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Old 07-21-2012, 05:13 AM   #1
suresh.k
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How to create a user, who can access only his home directory


How to create a user which can access only his home directory .
The user should not see any other directories.

I used the following process,
#adduser user1
And then in /etc/passwd file I edited bash shell to /bin/rbash

then he is not able cd.
but he can view the content of file's with path
for example
# vim /etc/passwd

I want user can not able to view any other files or directories except his

Thanks
Suresh
 
Old 07-21-2012, 05:58 AM   #2
pixellany
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Privileges are assigned to files and directories, and are given in 3 categories: owner, group, and others. By default, any new user is set up as the owner of everything in their ~ (/home/<username>) directory, and--also by default-- users will not be able to see the files of any other user.

System configuration files are normally set up as "read only" for ordinary users, and executable files as read and execute.

Do you have an example of you would need a new user to have privileges different from the defaults?
 
Old 07-21-2012, 07:39 AM   #3
suresh.k
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Quote:
Originally Posted by pixellany View Post
Privileges are assigned to files and directories, and are given in 3 categories: owner, group, and others. By default, any new user is set up as the owner of everything in their ~ (/home/<username>) directory, and--also by default-- users will not be able to see the files of any other user.

System configuration files are normally set up as "read only" for ordinary users, and executable files as read and execute.

Do you have an example of you would need a new user to have privileges different from the defaults?
normal user can read all the files and folders from command prompt.
 
Old 07-21-2012, 09:22 AM   #4
segmentation_fault
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Quote:
Originally Posted by suresh.k View Post
normal user can read all the files and folders from command prompt.
No, he can't. He can only "see" (read and execute) files that are necessary to perform essential tasks with his computer. If a user can't read/execute any file outside his home directory, how will he be able to use any command in command line?
Maybe you are looking for a chroot jail?
 
Old 07-21-2012, 09:37 AM   #5
pixellany
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Quote:
Originally Posted by suresh.k View Post
normal user can read all the files and folders from command prompt.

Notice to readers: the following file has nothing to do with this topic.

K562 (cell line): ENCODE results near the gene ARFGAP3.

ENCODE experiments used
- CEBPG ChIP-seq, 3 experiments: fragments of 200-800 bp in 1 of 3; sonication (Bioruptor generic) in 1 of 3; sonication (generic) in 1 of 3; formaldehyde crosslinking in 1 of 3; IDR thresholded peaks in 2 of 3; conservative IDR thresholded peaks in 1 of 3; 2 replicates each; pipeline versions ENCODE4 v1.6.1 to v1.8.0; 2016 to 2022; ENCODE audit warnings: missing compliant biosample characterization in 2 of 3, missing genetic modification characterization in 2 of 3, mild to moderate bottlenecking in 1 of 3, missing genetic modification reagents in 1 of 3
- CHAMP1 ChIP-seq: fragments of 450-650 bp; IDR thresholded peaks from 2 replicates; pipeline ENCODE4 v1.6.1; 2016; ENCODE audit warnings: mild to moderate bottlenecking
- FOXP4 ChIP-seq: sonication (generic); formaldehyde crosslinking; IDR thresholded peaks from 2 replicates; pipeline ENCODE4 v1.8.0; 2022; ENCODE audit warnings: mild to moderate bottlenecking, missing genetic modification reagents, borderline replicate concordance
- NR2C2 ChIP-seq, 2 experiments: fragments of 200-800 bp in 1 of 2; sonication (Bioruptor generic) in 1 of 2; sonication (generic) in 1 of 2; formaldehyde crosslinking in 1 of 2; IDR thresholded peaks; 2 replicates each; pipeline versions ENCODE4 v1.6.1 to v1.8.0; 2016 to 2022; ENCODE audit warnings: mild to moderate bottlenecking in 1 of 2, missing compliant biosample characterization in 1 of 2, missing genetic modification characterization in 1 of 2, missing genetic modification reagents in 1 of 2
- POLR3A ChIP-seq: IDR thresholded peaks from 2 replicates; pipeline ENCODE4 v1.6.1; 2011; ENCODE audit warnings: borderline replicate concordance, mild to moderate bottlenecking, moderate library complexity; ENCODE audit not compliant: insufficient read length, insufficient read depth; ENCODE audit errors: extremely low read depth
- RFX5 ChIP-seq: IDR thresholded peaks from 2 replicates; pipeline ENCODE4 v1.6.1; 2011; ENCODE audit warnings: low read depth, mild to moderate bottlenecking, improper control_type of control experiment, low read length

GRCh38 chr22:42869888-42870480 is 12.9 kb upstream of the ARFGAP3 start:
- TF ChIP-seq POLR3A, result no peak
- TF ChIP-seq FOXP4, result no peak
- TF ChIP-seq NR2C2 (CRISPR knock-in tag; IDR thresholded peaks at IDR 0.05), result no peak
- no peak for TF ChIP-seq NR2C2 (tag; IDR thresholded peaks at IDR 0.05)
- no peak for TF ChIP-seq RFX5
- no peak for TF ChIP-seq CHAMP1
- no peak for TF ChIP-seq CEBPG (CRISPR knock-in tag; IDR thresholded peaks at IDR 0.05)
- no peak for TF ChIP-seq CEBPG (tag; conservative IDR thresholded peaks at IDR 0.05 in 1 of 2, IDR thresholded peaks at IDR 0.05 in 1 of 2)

NO--Except for root, ALL users have permissions based on their username, groups they are assigned to, and "others"

Look --for example--in /etc: Here are two typical permission setups:
-rw-r--r-- 1 root root 5649 Apr 14 13:33 rc_maps.cfg
-rwxr-xr-x 1 root root 684 Jul 3 22:37 rc.multi
As a normal user (not a member of the "root" group) I fall into the "other" category--thus I can read both files, and I can execute one of them.

Then look at the user directories in /home. You will see that only the owner of the files has any privileges at all.

Go here:
http://www.tldp.org/LDP/intro-linux/html/
look at Section 3.4
 
Old 07-21-2012, 10:39 AM   #6
suicidaleggroll
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Quote:
Originally Posted by segmentation_fault View Post
Maybe you are looking for a chroot jail?
^ This is my recommendation.

suresh.k - What you're asking for is not possible. The user MUST have access to many of the files outside their home directory, such as /bin/bash, /etc/passwd, etc. Without access to these files, they will not be able to log in or run any commands at all. For example, when you run "mv", you're actually executing a program called mv, which lives in /bin/. If the user doesn't have access to /bin, they can't run mv.

A chroot jail is a way of setting up a new "filesystem" for the user, which contains only the files and directories that the user needs access to. You place this new "filesystem" somewhere on the real filesystem, such as /usr/local/chroot. Inside /usr/local/chroot, you'll have all of the regular bin, etc, home directories. When the user logs in, they are placed in their own home directory in this new "filesystem", and are only able to see the files around them. So what they think is /, or /etc, are actually /usr/local/chroot and /usr/local/chroot/etc.
 
Old 07-21-2012, 12:12 PM   #7
i_joh
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The restricted shell you are trying to run (rsh) is actually supposed to prevent the user from using cd. But then you have to copy the essential commands and programs that the user is supposed to be able to run into the user home directory. If you don't you'll have a useless user account.

Oh sorry. I read that as 'not being able to cd' is the problem. Use a chroot then. The user will still be able to read any files inside the chroot.

Last edited by i_joh; 07-21-2012 at 12:14 PM.
 
Old 09-14-2012, 07:25 AM   #8
suresh.k
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Thanks for your suggestions
 
  


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